CVS Caremark and Walgreens both opened their 7,000th drug store earlier this fall, within a week of each other.
CVS’ milestone store opened in a suburb of St. Paul, while Walgreens’ landmark unveiling took place in the Coney Island section of Brooklyn, N.Y.
The usual dignitaries put in an appearance at each event. Larry Merlo, president of CVS Caremark’s drug store unit, headed the CVS contingent, while Walgreens president and CEO Greg Wasson led that retailer’s team. The rest of the crowd included several local politicians, most of whom spoke too long and said too little, and a handful of suppliers.
Perhaps the highlight of the Walgreens event was the presence of Cork Walgreen, grandson of the founder and, as the retailer’s chairman and CEO during Walgreens’ halcyon years of the 1970s and ’80s, the man more instrumental in bringing the drug chain to this day than any executive in the company’s 108-year history.
CVS’ road to 7,000 stores was shorter than Walgreens’ and probably more smoothly traveled. Unlike Walgreens, which struggled in the decade before Cork Walgreen ascended to the executive suite, CVS’ history since its founding in 1963 by Stanley and Sidney Goldstein and Ralph Hoagland as Consumer Value Stores has been one of virtually uninterrupted growth. It must be added, however, that the Woonsocket, R.I., drug chain didn’t really get into high gear until Tom Ryan took over in 1994.
Today, CVS and Walgreens dominate the chain drug segment of the mass retailing industry as no two retailers have done since the days two generations ago when Sears, Kmart and Wal-Mart fought for sales leadership among all U.S. retailers. Or, going back still further, when A&P and Safeway wrestled for supermarket sales supremacy in the years leading up to and following World War II.
Moreover, seldom in their history have these two drug chains more closely resembled each other.
Each has staked its future on health care. The CVS drug store chain is now part of a larger entity, one that includes Caremark, one of the nation’s leading pharmacy benefits managers, while Walgreens has also demonstrated a major commitment to the PBM business. Each is committed to immediate-care clinics, and each is busy rolling out innovative prescription drug programs designed to fortify what are already the most compelling pharmacy presentations — with the possible exception of Wal-Mart’s — in all of retailing.
But this emphasis on pharmacy hasn’t come at the expense of the front end. Even now, both retailers are mounting aggressive front-end programs designed to give customers more opportunities to buy the products they need, while eliminating those that shoppers, whether they know it or not, don’t really want.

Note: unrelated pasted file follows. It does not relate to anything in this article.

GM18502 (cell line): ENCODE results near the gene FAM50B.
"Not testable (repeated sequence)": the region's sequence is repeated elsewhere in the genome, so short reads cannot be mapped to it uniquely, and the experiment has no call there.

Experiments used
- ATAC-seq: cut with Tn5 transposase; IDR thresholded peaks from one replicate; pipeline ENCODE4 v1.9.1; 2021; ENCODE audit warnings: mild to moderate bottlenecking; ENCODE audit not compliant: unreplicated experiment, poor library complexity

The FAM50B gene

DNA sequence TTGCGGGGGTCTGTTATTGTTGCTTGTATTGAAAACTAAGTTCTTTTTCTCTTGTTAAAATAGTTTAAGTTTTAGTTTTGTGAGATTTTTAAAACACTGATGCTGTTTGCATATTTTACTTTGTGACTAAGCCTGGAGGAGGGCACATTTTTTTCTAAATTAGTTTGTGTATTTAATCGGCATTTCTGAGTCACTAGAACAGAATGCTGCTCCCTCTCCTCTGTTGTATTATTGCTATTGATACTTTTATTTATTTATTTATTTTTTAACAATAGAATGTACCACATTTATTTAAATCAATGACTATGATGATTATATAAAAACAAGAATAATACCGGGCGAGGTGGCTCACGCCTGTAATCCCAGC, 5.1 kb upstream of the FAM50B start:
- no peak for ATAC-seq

It can even be said, with some degree of certainty, that each of these two retailers is in the strongest position in its history. The case can be made that this statement is truer for CVS than for Walgreens, given the upheaval the Deerfield, Ill., drug chain has undergone over the past year, one that began with the premature retirement of CEO Jeff Rein late last year.
But it is the belief here that the cataclysm that has reordered the drug chain was not only necessary but long overdue, and the retailer that ultimately emerges will be stronger and more tightly focused than the Walgreens drug chain of the early years of this decade or the latter years of the last.
Only one challenge remains for these two exemplary retailers: to gain the endorsement, support and strength of the supplier community.
Until now, suppliers have, in the main, been on the sidelines as these two retailers have mapped strategies, unveiled programs and rolled out the initiatives they believe will carry them to unprecedented success over the next several years. Generally speaking, suppliers have been little more than observers, watching programs unfold or, more commonly, told how, when and where to support these programs.
Suppliers are unaccustomed to standing by as major customers plan new strategic directions. They are even less accustomed to being dictated to, being told rather than asked.
Make no mistake: The probability is that both CVS and Walgreens will succeed in implementing their new programs with or without supplier cooperation. But the supplier community is a powerful resource for any retailer. Ignored or antagonized, this resource will turn elsewhere, making the retailer’s programs more difficult and, in the long run, costly to implement. Properly utilized, suppliers can smooth the retailer’s path — and, in the long run, provide the customer with huge benefits.
It only remains to be seen which of these two drug chains, if indeed either of them, seizes the moment.